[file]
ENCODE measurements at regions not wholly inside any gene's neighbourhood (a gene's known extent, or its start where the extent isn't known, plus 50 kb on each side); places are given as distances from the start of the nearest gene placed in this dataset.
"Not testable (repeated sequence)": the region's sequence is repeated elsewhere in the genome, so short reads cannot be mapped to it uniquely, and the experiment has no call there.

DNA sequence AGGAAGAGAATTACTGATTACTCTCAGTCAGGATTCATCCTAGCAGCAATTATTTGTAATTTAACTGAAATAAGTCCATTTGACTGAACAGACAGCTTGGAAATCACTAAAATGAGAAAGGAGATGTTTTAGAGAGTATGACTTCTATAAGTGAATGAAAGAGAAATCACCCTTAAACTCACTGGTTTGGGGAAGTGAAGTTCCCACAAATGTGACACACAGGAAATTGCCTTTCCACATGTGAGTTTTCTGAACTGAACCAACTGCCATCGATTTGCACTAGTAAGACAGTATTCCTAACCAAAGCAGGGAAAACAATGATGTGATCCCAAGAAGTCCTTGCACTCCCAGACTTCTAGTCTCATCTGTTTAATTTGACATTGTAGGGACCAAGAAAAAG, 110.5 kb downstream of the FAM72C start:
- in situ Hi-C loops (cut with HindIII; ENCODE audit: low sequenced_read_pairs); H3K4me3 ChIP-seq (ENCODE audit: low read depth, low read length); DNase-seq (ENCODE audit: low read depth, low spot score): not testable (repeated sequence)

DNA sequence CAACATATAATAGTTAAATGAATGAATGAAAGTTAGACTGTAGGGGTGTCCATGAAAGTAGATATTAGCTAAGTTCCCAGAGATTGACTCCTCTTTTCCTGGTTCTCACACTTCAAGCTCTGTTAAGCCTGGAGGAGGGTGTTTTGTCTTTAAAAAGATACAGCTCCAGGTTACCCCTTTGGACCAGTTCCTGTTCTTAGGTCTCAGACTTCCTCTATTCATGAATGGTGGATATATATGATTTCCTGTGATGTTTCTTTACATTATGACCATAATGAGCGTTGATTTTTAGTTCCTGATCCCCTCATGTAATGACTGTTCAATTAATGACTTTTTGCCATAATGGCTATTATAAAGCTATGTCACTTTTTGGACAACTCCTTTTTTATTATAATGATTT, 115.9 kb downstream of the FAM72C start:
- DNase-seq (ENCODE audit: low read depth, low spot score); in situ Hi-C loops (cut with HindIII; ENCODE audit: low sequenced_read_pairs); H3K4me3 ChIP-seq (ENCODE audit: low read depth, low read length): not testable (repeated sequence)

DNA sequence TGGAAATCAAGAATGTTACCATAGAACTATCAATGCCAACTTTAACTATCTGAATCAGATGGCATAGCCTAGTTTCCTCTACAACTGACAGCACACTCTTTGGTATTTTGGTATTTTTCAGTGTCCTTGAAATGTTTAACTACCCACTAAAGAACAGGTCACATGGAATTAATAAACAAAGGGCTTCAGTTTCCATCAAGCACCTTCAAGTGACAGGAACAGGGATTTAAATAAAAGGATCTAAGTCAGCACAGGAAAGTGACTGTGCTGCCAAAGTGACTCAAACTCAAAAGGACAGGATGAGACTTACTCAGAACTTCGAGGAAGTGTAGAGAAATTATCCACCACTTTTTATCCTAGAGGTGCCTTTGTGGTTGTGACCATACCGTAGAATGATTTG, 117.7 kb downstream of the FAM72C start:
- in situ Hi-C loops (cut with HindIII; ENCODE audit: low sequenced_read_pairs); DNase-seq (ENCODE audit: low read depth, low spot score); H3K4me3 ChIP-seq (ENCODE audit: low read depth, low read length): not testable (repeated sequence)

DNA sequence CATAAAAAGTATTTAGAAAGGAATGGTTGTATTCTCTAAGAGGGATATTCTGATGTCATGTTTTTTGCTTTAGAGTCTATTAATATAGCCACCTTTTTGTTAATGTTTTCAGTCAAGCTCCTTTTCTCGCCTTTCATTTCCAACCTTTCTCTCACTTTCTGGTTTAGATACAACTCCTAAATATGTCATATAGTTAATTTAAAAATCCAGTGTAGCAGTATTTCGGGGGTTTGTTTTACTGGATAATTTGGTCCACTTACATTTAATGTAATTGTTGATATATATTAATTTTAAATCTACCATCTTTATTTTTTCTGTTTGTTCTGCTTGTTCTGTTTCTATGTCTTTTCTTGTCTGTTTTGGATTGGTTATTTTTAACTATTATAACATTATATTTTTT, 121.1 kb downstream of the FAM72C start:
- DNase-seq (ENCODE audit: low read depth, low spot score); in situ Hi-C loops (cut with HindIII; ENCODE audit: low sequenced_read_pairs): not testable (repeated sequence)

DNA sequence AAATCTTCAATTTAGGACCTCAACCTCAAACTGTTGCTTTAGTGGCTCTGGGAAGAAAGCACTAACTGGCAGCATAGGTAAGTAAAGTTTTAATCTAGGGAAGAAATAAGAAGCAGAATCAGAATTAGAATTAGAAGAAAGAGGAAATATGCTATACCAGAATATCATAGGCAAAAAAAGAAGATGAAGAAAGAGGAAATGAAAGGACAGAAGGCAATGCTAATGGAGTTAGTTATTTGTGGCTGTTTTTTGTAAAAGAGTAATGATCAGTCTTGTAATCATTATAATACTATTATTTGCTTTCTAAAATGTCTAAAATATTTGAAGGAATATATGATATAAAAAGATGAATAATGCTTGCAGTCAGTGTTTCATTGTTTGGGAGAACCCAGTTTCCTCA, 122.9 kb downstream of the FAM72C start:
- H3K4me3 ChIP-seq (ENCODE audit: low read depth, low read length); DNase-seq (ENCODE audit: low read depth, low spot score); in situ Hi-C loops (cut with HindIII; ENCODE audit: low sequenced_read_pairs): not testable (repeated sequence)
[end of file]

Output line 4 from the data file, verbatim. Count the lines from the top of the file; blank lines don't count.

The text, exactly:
- in situ Hi-C loops (cut with HindIII; ENCODE audit: low sequenced_read_pairs); H3K4me3 ChIP-seq (ENCODE audit: low read depth, low read length); DNase-seq (ENCODE audit: low read depth, low spot score): not testable (repeated sequence)